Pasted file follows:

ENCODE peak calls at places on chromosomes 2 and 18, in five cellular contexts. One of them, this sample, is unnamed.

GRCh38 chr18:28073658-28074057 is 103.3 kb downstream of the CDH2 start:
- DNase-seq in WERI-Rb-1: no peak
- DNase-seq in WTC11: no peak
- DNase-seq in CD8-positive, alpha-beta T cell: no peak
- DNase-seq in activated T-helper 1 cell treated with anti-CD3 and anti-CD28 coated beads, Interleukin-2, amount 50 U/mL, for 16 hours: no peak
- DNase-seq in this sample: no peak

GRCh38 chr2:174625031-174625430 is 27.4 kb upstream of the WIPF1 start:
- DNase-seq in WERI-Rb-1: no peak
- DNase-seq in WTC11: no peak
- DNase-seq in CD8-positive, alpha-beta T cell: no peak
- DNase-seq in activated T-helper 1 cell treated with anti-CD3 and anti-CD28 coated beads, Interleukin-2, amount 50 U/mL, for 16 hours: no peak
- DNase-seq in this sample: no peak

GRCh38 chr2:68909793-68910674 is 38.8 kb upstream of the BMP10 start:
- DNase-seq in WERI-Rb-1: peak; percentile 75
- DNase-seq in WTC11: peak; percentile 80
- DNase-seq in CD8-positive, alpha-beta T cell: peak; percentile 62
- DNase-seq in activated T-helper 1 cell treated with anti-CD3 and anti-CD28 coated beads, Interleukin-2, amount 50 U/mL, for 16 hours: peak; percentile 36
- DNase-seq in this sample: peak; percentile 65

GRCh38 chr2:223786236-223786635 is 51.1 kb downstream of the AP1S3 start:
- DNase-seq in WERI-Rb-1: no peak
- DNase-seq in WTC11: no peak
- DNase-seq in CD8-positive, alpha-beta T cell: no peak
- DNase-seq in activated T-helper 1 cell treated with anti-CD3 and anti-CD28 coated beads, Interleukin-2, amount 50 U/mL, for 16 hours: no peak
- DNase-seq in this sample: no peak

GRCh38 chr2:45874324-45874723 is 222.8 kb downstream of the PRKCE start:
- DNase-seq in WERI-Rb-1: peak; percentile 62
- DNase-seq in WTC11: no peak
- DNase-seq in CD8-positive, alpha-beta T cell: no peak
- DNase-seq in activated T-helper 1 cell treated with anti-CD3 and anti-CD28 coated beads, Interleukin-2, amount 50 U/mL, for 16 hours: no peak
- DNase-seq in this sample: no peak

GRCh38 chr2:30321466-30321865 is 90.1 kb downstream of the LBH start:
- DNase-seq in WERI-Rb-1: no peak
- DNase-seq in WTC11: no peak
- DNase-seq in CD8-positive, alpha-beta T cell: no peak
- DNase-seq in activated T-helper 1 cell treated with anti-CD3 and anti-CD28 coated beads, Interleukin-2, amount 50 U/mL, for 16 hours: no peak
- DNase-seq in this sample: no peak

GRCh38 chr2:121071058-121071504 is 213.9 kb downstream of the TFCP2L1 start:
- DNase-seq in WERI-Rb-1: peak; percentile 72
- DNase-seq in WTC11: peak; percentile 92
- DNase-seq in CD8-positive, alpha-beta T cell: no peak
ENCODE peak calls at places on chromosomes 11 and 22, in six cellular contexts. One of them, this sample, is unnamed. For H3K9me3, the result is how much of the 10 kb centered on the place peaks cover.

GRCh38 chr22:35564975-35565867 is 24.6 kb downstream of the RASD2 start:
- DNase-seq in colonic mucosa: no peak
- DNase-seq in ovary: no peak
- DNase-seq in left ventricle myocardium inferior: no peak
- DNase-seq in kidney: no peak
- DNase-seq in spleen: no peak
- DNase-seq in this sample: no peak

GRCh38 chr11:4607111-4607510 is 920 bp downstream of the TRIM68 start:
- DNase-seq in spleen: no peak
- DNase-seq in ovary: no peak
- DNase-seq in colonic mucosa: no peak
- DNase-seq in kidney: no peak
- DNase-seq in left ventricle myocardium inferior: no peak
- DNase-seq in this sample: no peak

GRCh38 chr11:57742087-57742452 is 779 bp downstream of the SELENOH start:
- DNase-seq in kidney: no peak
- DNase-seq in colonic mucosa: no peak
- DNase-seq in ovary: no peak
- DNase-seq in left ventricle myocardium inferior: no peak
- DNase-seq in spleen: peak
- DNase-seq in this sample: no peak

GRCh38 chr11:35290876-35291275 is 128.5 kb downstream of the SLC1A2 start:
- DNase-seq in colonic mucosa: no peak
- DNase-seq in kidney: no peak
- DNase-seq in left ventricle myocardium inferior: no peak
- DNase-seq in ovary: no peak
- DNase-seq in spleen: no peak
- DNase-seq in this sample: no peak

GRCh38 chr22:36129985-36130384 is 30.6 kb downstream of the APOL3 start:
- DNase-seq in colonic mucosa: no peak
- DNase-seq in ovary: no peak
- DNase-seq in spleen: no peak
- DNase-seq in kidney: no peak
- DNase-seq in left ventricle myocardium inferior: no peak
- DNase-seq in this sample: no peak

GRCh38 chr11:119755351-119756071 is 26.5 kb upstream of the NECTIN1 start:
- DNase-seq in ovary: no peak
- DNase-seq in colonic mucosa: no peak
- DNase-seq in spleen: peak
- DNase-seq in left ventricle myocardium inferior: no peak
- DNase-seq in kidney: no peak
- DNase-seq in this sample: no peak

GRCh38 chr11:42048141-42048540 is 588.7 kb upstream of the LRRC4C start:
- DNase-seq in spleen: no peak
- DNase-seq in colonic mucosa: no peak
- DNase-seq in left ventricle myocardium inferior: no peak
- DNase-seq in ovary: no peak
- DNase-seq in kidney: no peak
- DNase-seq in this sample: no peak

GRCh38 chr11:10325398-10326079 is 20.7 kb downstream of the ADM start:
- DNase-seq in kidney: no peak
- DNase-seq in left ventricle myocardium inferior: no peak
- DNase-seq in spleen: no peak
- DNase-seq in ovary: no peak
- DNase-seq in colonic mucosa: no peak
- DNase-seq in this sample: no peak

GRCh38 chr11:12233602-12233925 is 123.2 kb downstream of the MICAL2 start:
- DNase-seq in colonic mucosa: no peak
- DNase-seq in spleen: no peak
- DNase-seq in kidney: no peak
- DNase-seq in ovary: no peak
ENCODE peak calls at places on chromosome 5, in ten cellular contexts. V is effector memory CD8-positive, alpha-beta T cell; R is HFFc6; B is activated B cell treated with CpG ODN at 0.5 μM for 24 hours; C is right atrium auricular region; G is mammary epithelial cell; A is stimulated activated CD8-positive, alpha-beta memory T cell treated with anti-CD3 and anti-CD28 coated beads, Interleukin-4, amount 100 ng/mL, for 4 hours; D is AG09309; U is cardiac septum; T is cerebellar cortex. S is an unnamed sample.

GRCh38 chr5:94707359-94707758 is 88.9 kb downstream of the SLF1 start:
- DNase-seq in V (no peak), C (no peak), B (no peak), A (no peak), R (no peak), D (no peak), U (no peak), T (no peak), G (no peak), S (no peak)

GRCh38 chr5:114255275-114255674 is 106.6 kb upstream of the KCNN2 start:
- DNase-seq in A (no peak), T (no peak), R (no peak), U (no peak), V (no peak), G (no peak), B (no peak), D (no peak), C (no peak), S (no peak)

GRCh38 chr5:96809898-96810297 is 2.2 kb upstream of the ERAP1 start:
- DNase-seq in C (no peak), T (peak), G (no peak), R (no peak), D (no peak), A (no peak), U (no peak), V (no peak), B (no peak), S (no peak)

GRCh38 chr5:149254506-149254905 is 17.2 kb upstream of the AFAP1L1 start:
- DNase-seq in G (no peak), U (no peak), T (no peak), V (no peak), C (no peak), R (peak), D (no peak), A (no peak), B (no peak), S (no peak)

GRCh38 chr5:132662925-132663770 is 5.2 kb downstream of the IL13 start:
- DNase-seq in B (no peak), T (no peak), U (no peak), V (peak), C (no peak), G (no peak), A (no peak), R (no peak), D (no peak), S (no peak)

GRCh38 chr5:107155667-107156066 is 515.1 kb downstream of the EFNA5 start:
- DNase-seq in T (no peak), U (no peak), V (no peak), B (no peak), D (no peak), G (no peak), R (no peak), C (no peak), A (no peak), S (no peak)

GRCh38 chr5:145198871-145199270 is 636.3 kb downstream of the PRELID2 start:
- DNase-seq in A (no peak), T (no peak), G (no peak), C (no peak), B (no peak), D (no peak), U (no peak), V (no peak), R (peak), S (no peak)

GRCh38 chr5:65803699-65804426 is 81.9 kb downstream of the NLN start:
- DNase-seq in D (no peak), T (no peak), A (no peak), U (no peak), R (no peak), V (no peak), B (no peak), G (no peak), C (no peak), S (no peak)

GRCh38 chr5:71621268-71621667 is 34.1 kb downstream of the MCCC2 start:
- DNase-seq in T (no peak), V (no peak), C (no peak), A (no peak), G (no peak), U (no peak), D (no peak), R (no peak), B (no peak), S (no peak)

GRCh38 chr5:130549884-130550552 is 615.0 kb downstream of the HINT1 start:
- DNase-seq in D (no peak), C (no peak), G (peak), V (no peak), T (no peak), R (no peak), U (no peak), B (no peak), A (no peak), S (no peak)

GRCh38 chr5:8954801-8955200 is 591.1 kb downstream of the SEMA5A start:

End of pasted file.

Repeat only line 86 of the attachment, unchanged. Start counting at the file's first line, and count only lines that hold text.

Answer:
- DNase-seq in spleen: no peak